In the interests of honesty, Ms. Bell-Ellwanger must deduct the scores of 2002-2003 from her claims for this administration and revise the city’s gains on state tests accordingly.

Yes, I agree that the massive investment in test prep, interim assessments, and testing, as well as bonuses for principals and some teachers tied solely to test scores has certainly produced increases in state test scores. No question about it. But it is worth remembering that the city’s education budget has grown from $12.5 billion to $21 billion, and one would certainly expect that expenditures of that size should buy some improvements.

I don’t agree with Ms. Bell-Ellwanger that the state test scores are somehow more valid than the federal NAEP scores. Quite to the contrary. The NAEP test is a far superior test to the state tests; Congress has invested tens of millions of dollars in making NAEP the best testing program in the nation. As for the state tests, they are not reliable because the Regents and the State Education Department have repeatedly changed the testing pool by manipulating which groups of students are tested and which are not. Just this past September, the Regents decided that students who are LEP and who have tested proficient may be excluded from state testing for up to two years after they passed the English proficiency test. So, once again, the testing pool has changed, and some potentially low-scoring students may be excluded. I feel that is safe to predict another big increase in state scores in a few weeks or months because of the removal of these students from the testing pool.

The claim that the state tests are more valid because students practice for them is silly. I recommend that Dr. Bell-Ellwanger read Harvard Professor Dan Koretz’s recent book Measuring Up, in which he demonstrates that when students practice repeatedly for a test, the test becomes less valid. I suspect she already knows this.

If students do well on the state test, but not on other tests because they didn’t practice for those specific tests, then they really haven’t mastered the skills. If all they learn in a NYC public school is to take state tests, then their skills will not be transferable to reading in college or in the workplace. I have never heard anyone claim—aside from the NYC Department of Education—that NAEP is less valid because students don’t practice for it. The point of NAEP is that it is an audit test. As an audit test, it is far more consistent and meaningful than the state tests.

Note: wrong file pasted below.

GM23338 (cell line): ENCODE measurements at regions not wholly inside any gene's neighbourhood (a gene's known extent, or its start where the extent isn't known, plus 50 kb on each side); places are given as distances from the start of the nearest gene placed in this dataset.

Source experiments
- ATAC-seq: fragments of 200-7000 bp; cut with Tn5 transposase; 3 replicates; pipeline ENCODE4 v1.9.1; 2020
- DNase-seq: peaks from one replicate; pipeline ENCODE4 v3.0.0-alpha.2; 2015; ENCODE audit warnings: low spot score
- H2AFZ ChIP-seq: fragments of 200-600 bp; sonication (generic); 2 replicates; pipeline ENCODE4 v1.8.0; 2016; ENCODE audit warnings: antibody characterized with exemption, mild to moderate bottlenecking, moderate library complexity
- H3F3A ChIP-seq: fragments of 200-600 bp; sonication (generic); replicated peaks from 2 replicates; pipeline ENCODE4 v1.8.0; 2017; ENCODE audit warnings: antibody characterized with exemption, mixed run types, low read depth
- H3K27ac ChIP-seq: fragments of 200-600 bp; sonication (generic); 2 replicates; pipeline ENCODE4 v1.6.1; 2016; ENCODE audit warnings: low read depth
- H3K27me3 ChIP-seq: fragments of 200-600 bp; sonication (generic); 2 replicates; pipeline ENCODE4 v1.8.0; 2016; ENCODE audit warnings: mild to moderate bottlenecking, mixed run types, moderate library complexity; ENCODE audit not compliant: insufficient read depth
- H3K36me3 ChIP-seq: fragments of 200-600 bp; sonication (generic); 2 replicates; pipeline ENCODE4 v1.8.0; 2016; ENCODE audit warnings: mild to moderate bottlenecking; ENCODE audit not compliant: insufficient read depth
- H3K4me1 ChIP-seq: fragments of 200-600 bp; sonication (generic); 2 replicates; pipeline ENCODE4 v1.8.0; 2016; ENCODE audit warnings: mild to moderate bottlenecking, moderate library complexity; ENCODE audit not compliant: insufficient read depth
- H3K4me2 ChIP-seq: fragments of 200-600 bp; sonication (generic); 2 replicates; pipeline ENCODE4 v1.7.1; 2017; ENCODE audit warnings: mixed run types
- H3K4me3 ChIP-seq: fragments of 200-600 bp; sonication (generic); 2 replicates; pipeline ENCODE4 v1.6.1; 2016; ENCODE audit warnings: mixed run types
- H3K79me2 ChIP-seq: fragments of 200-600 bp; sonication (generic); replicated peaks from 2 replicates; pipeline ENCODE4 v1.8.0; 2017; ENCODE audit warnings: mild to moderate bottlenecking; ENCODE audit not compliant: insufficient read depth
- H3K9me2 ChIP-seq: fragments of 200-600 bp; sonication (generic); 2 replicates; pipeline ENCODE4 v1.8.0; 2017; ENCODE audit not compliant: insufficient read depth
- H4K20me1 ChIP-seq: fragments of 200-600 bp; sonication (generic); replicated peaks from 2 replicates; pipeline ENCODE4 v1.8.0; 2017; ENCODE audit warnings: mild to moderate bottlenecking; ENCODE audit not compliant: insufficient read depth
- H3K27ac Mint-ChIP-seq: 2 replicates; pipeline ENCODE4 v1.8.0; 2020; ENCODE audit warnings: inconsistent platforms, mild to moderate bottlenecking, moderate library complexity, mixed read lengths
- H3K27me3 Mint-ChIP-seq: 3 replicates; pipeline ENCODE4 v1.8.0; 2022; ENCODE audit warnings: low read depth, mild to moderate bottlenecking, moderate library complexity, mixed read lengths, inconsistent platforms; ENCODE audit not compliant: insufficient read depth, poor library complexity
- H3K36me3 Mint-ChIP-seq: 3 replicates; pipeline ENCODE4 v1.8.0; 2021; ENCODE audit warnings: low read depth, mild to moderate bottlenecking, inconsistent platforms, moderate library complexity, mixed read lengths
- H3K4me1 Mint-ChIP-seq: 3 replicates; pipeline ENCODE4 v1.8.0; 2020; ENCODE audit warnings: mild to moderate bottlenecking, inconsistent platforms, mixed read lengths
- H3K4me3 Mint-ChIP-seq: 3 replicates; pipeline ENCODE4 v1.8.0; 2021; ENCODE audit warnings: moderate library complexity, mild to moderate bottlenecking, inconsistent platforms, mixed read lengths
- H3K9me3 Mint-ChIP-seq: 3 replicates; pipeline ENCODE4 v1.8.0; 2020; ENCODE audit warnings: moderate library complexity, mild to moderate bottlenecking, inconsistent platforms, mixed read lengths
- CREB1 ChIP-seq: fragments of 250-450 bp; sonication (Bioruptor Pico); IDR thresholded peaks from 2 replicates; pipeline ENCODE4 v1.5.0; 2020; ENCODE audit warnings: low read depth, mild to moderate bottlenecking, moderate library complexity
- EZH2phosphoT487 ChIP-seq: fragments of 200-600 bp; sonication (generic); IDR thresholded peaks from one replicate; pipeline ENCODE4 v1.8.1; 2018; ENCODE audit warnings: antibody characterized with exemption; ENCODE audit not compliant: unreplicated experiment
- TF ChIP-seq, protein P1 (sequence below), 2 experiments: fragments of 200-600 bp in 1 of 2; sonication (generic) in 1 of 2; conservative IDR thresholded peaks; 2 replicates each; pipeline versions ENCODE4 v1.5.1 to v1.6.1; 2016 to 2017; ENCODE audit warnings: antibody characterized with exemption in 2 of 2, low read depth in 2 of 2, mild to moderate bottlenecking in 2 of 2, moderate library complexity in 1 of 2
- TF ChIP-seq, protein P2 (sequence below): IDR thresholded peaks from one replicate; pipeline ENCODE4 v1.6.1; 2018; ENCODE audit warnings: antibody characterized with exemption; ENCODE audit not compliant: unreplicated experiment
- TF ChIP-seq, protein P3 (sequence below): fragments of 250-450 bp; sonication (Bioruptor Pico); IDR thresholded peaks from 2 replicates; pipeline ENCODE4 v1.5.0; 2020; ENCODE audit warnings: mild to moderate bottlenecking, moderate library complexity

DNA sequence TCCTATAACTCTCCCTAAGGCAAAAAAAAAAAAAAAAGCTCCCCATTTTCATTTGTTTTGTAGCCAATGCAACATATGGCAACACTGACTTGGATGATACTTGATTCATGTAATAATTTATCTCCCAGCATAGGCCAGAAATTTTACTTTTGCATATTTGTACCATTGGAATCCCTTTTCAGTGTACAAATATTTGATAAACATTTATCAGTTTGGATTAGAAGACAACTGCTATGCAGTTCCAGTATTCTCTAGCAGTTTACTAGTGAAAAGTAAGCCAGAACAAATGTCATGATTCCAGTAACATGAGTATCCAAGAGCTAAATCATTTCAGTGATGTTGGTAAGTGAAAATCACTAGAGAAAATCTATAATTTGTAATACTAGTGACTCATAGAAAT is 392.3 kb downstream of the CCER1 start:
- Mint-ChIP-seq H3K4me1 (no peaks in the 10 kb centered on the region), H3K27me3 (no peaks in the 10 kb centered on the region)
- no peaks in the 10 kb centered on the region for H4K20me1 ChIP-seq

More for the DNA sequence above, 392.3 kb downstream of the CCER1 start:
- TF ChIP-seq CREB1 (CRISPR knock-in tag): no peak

Dr. Bell-Ellwanger gets the NAEP results wrong. As I said in the article, NYC showed significant progress in fourth-grade math, but those gains were suspect because of the extraordinary number of students who were given accommodations (extra time, extra help). I served on the National Assessment Governing Board for seven years, and I know that a sharp change in the accommodations rate raises questions. In fourth grade math, 25% of NYC students got accommodations; this compares to only 12% who received them in 2003. Why the sharp increase? NYC’s accommodations rate far exceeded that of any other city. Los Angeles, with many more limited-English- proficient students gave accommodations in this subject and grade to only 8%.

On the NAEP fourth-grade reading test, she again errs by giving the Klein regime credit for the big gains of 2002-03, before he had introduced Balanced Literacy as the standard, mandated reading curriculum in the elementary schools. The correct baseline year is not 2002 but 2003. New York City fourth-graders made no significant gains in reading from 2003 to 2007. I have often wondered why the Chancellor did not replace Balanced Literacy after he saw these unimpressive results. NAEP showed no significant gains in fourth grade reading for black students, white students, Hispanic students, Asian students or lower-income students. NAEP found no narrowing of the gap between the city and state from 2003 to 2007.

On the NAEP eighth-grade reading test, NAEP showed no significant gains for any racial or ethnic group from 2003 to 2007. Fifty percent of black students and 49 percent of Hispanic students in eighth grade were “below basic,” which is the lowest classification for a score (only 20 percent of whites and 21 percent of Asians scored so low on the reading test). And these were students who had spent four years in the Children First reforms.

There were some shifts in the racial gaps. But once again, Dr. Bell-Ellwanger mistakenly uses 2002 data for reading, which do not belong to the Klein regime. In addition, her data for the fourth-grade math scores are just plain wrong. I have the NAEP report in front of me (it is also online and anyone can check: google NAEP TUDA 2007 mathematics, p. 62).

From 2003 to 2007, these were the changes in the gaps, as reported by NAEP: